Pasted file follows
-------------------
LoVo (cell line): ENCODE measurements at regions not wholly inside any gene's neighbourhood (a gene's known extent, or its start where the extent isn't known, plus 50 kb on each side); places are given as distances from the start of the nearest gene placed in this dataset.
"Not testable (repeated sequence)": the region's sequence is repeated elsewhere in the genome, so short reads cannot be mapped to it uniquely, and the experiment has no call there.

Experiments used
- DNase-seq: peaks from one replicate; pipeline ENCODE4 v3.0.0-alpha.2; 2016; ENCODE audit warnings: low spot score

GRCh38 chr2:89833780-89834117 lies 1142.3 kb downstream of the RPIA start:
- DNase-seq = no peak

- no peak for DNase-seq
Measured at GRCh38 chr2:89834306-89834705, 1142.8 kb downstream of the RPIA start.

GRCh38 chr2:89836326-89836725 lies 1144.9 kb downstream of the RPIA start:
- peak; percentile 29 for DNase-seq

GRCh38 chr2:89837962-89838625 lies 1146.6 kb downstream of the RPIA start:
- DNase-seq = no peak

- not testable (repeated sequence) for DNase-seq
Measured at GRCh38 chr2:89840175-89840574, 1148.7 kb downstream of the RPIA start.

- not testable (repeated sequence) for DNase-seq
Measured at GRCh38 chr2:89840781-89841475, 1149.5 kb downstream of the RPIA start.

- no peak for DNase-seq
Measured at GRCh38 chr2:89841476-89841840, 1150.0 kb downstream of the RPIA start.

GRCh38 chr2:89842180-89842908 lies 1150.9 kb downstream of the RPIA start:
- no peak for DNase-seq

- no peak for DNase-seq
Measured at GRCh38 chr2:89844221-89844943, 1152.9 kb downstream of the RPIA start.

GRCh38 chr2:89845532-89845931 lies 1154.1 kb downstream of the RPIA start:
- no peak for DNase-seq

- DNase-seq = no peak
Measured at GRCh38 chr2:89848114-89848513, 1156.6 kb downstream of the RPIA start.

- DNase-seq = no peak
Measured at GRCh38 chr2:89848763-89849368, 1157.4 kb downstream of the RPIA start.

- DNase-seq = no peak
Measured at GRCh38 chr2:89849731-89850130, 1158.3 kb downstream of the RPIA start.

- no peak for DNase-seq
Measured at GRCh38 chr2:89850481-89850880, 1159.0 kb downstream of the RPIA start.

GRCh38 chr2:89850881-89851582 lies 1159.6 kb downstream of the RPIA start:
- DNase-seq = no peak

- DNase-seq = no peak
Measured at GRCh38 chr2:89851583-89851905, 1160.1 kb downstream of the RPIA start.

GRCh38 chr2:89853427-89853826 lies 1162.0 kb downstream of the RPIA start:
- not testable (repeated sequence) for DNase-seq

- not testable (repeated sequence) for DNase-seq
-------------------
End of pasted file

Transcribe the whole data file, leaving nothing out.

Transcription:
LoVo (cell line): ENCODE measurements at regions not wholly inside any gene's neighbourhood (a gene's known extent, or its start where the extent isn't known, plus 50 kb on each side); places are given as distances from the start of the nearest gene placed in this dataset.
"Not testable (repeated sequence)": the region's sequence is repeated elsewhere in the genome, so short reads cannot be mapped to it uniquely, and the experiment has no call there.

Experiments used
- DNase-seq: peaks from one replicate; pipeline ENCODE4 v3.0.0-alpha.2; 2016; ENCODE audit warnings: low spot score

GRCh38 chr2:89833780-89834117 lies 1142.3 kb downstream of the RPIA start:
- DNase-seq = no peak

- no peak for DNase-seq
Measured at GRCh38 chr2:89834306-89834705, 1142.8 kb downstream of the RPIA start.

GRCh38 chr2:89836326-89836725 lies 1144.9 kb downstream of the RPIA start:
- peak; percentile 29 for DNase-seq

GRCh38 chr2:89837962-89838625 lies 1146.6 kb downstream of the RPIA start:
- DNase-seq = no peak

- not testable (repeated sequence) for DNase-seq
Measured at GRCh38 chr2:89840175-89840574, 1148.7 kb downstream of the RPIA start.

- not testable (repeated sequence) for DNase-seq
Measured at GRCh38 chr2:89840781-89841475, 1149.5 kb downstream of the RPIA start.

- no peak for DNase-seq
Measured at GRCh38 chr2:89841476-89841840, 1150.0 kb downstream of the RPIA start.

GRCh38 chr2:89842180-89842908 lies 1150.9 kb downstream of the RPIA start:
- no peak for DNase-seq

- no peak for DNase-seq
Measured at GRCh38 chr2:89844221-89844943, 1152.9 kb downstream of the RPIA start.

GRCh38 chr2:89845532-89845931 lies 1154.1 kb downstream of the RPIA start:
- no peak for DNase-seq

- DNase-seq = no peak
Measured at GRCh38 chr2:89848114-89848513, 1156.6 kb downstream of the RPIA start.

- DNase-seq = no peak
Measured at GRCh38 chr2:89848763-89849368, 1157.4 kb downstream of the RPIA start.

- DNase-seq = no peak
Measured at GRCh38 chr2:89849731-89850130, 1158.3 kb downstream of the RPIA start.

- no peak for DNase-seq
Measured at GRCh38 chr2:89850481-89850880, 1159.0 kb downstream of the RPIA start.

GRCh38 chr2:89850881-89851582 lies 1159.6 kb downstream of the RPIA start:
- DNase-seq = no peak

- DNase-seq = no peak
Measured at GRCh38 chr2:89851583-89851905, 1160.1 kb downstream of the RPIA start.

GRCh38 chr2:89853427-89853826 lies 1162.0 kb downstream of the RPIA start:
- not testable (repeated sequence) for DNase-seq

- not testable (repeated sequence) for DNase-seq